Having had to go through this with two AMs and two FMs, it was explained at the NAB convention years ago that HD was chosen because it would permit AM stations to continue transmitting their analog signal, albeit with limited bandwidth, while adding digital sidebands. Implementation on FM was simpler but required extremely linear transmitters. This would allow a transition period during which the digital sidebands would be gradually increased over time, eventually replacing the analog signal.

    By contrast, DRM is all or nothing, and broadcasters (here) were unwilling to give up nearly their entire audience as a means of encouraging digital receiver sales.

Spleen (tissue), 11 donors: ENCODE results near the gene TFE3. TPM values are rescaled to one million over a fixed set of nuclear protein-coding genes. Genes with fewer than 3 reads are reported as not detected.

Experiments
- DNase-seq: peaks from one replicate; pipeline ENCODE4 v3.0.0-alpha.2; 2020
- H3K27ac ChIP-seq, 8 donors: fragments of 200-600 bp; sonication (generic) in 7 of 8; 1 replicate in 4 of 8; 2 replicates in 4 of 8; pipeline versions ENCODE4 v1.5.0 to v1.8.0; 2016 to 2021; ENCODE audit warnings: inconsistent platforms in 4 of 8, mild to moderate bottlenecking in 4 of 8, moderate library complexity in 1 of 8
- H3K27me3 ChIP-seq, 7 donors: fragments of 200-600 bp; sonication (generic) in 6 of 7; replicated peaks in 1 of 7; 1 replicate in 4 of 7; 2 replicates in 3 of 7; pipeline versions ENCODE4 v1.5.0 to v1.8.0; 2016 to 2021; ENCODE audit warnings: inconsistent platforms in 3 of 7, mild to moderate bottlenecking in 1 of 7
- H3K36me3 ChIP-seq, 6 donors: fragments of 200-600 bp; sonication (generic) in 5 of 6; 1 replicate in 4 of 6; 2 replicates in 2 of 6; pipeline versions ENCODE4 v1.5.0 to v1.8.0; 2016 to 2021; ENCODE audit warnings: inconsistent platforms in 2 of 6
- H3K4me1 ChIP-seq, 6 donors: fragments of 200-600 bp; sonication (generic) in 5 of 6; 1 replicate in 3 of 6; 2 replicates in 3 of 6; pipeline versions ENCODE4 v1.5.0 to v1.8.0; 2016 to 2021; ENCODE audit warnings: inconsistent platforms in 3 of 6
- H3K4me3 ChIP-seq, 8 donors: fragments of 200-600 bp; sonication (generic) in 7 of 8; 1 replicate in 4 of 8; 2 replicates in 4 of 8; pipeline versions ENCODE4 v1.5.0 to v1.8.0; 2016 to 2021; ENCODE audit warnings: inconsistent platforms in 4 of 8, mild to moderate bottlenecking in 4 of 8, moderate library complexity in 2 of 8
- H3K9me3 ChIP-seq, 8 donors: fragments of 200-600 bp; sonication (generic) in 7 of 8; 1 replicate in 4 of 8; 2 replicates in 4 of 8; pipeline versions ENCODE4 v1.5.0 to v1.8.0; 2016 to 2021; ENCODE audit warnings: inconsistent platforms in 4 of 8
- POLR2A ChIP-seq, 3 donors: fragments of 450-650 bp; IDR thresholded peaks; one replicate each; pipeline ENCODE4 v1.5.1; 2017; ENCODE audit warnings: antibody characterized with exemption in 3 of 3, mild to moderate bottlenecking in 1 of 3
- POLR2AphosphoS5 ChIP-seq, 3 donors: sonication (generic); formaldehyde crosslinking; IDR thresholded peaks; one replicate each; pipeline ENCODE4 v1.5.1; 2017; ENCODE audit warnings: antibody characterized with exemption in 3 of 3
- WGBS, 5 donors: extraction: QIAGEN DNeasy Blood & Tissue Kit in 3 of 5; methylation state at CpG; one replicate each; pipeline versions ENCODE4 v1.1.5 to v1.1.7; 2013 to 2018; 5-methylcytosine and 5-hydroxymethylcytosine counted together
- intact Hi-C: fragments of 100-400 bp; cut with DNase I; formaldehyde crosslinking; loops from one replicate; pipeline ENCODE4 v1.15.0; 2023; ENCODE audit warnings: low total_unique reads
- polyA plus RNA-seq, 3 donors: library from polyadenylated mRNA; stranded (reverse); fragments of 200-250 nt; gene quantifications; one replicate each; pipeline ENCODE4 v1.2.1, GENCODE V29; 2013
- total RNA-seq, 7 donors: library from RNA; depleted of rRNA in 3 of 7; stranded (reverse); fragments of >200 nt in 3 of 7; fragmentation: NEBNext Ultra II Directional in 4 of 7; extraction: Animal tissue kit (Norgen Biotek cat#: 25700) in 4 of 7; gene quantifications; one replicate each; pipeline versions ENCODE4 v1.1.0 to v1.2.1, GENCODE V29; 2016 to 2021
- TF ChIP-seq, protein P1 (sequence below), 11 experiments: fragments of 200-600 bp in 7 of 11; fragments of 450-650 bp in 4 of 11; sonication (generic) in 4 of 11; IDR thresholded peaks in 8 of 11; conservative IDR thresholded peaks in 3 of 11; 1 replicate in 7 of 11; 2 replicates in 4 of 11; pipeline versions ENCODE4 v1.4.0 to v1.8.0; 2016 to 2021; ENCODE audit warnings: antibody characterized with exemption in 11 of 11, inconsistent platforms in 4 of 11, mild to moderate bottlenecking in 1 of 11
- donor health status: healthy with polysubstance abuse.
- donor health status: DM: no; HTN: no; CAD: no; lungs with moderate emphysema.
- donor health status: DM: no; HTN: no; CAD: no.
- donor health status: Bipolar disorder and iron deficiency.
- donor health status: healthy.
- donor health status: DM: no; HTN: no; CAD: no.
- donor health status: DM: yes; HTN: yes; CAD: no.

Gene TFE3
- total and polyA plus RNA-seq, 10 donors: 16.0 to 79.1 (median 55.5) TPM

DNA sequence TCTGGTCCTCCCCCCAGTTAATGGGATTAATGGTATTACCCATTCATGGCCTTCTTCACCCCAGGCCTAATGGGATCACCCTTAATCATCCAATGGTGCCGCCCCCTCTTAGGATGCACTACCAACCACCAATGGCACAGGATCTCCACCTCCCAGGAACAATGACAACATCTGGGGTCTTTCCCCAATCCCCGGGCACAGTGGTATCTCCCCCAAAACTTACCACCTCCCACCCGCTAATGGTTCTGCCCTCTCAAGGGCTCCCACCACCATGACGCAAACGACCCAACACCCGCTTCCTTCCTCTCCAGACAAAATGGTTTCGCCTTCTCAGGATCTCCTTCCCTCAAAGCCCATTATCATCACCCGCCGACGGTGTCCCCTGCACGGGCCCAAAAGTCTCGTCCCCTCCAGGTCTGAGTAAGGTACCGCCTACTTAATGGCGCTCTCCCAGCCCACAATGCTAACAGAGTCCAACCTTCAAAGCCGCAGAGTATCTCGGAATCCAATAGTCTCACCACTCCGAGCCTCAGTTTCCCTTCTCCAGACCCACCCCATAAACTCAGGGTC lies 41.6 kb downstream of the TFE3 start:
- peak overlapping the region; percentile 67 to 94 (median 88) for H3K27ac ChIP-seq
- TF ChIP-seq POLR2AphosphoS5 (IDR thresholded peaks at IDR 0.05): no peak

The early demos were less than convincing and utilized unrefined codecs that sounded like low-bitrate internet streaming. Remember RealAudio? It was a surreal experience to remove the demo headphones and have the smiling sales rep ask "Pretty amazing, huh?" Yes it was, but not in the way he wanted. But, our company was all about being cutting edge, so...

    On the upside, I was told to "dispense with" the backup AM transmitters at the lowest cost possible and I had plenty of space at home for the rescue. The mains would become the backups and we'd be getting all new HD transmitters. Actually, the Harris FM transmitters received new HD-ready linear modules but the AM HD project was cancelled and so were my plans for Iron-Fest.